Once the practice of burning incense was well established in China, the censers began taking on exotic forms. Many are shaped like mountains, depicting the belief that mountaintops were homes to immortals. Others may have been intended to represent imaginary islands in the eastern sea, which vanished when humans approached. In some cases, these isles were held up by creatures, which would explain why they had vanished.
Incense censers may also be found in other religious ceremonies. The Roman Catholic Church, for example, uses a censer suspended on chains at important mass services. In Russia, the Orthodox Church also uses the censer, although it is not commonly used. In these churches, the censer is a sacred tool. The incense burned in the censer is interpreted as prayers rising toward Heaven.
Cannabis has a long history in Chinese culture. The Chinese used it for a variety of purposes, including obtaining immortality and well-being. The herb is often burned in censers to please a deity. In the fifth century BCE, a Taoist priest wrote about the plant’s use in spiritual ceremonies. He believed that the smoke it emits could help ward off evil spirits. The use of cannabis in Chinese rituals is not new. Researchers from China and Germany recently described their findings in Science Advances.
Before the Bible was written, cannabis was already widely used. It was used for food and fiber, and also as an incense. The cannabis plant was also widely used in ancient Canaanite rituals, and the Lord was favored by cannabis. In the first centuries of the Bible, it was used to worship the Mother Goddess. The use of cannabis incense during worship was also considered a form of purification.
The ancient Chinese revered cannabis as a sacred plant. It was used in religious ceremonies and was also used in shamanistic practices. Cannabis, in combination with ginseng, was used to predict the future. It was believed that the smoke of cannabis could “set time forward.” Later, in the 1st century AD, cannabis was also added to the incense burners of Taoists. In Chinese mythology, marijuana was associated with immortality. In addition to the medicinal benefits of the plant, it also produced a heightened state of well-being and spiritual adulation.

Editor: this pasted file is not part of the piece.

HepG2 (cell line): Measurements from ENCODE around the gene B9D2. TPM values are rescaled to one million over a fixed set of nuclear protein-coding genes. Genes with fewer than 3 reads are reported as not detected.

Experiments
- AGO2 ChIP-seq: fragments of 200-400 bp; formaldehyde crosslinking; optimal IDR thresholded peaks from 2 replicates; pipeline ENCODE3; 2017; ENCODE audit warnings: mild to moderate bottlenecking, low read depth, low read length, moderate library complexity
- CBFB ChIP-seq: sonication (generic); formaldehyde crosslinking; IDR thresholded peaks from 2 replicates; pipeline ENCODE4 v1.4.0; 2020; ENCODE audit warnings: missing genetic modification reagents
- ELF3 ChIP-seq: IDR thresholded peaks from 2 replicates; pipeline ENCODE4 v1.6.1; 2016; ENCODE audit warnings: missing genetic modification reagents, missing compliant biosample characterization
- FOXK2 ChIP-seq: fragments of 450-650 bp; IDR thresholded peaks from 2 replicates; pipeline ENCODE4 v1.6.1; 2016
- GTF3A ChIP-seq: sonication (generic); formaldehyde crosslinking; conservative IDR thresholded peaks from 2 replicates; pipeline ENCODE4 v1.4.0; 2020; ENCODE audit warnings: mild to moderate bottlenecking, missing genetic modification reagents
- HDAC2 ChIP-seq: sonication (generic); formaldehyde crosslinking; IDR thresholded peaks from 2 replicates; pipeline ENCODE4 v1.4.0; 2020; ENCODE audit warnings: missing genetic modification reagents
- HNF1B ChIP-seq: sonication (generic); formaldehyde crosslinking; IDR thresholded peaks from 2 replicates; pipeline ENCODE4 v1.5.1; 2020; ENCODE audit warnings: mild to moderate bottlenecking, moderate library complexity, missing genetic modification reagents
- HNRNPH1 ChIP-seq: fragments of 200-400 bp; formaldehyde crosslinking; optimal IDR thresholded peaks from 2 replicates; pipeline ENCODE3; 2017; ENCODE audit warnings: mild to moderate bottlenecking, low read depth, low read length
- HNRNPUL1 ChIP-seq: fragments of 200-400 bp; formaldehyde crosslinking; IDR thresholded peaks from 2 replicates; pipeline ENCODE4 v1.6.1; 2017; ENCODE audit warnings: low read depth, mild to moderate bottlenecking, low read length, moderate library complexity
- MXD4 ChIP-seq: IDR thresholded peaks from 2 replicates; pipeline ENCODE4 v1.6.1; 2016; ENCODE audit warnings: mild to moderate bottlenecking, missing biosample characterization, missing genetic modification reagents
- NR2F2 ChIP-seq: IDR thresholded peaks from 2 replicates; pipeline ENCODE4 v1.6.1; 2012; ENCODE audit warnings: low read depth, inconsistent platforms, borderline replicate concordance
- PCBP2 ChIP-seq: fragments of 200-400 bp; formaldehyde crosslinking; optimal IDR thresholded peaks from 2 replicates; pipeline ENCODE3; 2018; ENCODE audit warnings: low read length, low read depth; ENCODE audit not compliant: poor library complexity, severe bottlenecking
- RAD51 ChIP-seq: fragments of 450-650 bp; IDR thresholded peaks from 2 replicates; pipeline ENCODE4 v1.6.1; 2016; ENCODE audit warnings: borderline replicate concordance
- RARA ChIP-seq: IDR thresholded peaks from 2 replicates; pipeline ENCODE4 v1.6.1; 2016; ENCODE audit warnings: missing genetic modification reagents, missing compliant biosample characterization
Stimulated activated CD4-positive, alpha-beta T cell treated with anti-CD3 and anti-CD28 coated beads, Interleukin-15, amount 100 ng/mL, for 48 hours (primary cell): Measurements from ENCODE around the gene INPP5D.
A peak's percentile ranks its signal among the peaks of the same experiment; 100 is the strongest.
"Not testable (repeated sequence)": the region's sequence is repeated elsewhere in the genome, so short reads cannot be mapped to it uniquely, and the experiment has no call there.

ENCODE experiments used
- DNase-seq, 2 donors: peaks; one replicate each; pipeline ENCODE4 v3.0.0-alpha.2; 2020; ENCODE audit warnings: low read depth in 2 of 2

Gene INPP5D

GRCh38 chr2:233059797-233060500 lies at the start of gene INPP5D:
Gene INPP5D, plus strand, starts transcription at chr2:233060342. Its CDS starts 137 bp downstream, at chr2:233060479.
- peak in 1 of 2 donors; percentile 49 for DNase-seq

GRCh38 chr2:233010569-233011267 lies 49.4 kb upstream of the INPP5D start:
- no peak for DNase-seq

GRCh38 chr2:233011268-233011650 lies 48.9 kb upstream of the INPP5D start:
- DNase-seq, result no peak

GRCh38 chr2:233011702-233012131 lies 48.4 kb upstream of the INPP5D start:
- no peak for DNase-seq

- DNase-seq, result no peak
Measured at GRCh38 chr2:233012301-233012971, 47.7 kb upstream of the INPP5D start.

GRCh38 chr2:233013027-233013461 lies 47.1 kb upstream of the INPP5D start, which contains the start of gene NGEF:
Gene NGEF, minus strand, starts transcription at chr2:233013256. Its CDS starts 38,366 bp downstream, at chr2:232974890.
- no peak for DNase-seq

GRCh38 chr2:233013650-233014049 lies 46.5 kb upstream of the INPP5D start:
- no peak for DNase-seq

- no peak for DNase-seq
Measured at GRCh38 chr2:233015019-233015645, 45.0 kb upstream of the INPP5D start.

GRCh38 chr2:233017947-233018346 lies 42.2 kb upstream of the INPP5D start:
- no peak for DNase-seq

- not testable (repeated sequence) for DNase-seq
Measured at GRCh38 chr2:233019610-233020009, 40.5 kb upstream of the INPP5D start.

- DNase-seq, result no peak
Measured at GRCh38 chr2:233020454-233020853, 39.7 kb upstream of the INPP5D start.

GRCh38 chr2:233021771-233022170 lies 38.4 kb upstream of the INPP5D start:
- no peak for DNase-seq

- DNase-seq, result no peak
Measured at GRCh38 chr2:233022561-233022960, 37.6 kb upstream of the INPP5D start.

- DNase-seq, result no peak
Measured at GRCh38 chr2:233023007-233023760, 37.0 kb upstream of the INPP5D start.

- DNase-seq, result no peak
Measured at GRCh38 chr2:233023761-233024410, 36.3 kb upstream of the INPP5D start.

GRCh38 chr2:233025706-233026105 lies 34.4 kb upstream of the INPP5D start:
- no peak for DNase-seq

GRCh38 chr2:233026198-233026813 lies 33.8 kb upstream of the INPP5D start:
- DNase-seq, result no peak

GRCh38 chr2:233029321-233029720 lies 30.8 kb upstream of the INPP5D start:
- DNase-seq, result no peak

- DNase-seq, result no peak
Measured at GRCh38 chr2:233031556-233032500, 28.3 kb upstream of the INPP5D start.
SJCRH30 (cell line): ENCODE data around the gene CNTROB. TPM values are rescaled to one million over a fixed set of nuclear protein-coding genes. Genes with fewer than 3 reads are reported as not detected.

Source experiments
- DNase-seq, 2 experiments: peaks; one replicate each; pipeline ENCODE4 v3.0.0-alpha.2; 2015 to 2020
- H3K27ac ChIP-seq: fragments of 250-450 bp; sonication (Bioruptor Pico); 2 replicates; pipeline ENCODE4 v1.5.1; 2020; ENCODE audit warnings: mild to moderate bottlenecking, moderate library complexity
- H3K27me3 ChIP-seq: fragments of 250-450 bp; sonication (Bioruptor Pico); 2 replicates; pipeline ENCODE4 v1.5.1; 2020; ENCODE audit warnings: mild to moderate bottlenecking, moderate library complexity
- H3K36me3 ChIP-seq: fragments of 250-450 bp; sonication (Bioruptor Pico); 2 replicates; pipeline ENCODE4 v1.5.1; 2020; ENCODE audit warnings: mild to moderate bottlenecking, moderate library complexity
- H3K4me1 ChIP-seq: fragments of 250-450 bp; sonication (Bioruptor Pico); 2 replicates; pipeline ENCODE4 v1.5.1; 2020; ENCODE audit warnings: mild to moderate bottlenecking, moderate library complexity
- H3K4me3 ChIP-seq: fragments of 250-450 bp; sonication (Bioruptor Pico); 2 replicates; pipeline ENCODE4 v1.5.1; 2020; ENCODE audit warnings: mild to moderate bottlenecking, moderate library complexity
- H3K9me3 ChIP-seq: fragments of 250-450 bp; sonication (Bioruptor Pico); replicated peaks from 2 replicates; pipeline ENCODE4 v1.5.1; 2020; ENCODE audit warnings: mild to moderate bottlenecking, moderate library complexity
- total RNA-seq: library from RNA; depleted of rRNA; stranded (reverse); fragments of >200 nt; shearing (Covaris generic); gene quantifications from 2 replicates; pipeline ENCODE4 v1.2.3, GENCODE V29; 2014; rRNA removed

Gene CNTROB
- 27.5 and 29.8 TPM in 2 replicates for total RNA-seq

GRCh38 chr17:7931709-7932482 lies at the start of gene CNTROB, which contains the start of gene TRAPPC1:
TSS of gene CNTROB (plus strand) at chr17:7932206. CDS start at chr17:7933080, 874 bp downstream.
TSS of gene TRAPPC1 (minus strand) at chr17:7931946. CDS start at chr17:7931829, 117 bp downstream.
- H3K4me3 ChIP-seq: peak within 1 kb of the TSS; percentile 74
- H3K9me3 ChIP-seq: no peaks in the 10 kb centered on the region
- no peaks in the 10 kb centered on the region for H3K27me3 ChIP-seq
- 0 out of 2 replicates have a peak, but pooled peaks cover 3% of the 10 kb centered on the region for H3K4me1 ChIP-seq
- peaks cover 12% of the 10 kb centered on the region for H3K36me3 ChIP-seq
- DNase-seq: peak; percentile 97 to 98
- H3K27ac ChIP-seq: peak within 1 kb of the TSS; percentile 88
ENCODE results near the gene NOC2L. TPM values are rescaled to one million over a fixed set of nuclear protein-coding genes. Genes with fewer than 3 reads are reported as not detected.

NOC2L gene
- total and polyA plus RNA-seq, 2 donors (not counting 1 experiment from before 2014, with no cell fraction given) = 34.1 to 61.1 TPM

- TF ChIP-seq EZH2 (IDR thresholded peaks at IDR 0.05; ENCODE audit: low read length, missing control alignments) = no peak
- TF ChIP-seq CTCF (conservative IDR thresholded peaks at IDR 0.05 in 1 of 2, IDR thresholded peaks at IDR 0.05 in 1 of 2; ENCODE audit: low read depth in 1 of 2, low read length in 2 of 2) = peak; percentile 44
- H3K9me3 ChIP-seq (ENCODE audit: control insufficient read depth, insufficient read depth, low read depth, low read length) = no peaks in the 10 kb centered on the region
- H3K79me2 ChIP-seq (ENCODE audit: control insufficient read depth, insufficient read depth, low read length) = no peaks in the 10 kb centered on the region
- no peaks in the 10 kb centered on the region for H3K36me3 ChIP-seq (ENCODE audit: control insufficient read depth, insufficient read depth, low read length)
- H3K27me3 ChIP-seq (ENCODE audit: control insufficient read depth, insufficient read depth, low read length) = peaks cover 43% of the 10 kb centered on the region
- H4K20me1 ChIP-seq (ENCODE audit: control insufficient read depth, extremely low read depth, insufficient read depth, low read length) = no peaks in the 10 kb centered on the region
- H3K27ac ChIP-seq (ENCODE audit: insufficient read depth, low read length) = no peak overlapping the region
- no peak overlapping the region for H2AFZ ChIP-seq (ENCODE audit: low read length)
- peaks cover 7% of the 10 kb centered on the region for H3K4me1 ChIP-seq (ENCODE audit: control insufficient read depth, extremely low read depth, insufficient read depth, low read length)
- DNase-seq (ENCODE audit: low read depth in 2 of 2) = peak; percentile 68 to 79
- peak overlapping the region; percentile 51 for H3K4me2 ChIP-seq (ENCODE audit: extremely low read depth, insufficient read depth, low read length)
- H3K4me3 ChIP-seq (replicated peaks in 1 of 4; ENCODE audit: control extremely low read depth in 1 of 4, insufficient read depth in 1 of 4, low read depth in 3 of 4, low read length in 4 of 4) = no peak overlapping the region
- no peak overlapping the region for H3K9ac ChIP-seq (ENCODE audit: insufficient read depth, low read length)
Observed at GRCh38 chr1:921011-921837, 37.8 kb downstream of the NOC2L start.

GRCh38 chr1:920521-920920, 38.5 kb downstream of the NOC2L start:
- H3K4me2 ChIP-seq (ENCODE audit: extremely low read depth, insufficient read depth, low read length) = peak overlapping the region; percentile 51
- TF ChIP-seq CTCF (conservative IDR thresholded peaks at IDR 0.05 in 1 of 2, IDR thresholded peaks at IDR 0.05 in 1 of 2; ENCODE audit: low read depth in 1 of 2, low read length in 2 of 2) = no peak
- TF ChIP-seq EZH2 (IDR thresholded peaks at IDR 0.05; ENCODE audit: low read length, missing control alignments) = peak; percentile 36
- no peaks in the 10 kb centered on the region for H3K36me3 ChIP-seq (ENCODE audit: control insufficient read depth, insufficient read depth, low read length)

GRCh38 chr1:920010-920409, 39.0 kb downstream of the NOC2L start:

A Chinese deity incense burner is an excellent way to pay tribute to a beloved figure in your life. These pieces are generally painted with an image of a deity. A popular example of such a piece is the Kuan Yin incense burner. Painted in clay, this image depicts the goddess of compassion. A popular figure in Chinese culture, Kuan Yin brings comfort to those in pain and watches over children.
Chinese incense rituals emphasize cooperative relationships, respect and animistic communication. A typical ritual involves lighting incense and observing prostration. This involves bending over to place one’s forehead on the hands. Westerners call this act ‘kowtow’, but it is referred to in China as ‘koutou kou tou’ or ‘knocking one’s head against the ground’.
Chinese deities incense burners are traditionally lit with the left hand. Ancient Chinese people used their right hands for killing animals or using the bathroom, so a practice of holding incense with your left hand was more respectful of the gods. Chinese incense is lit until it reaches the stopper, which is often covered. It is considered an offering, and it is often burned in front of the deity.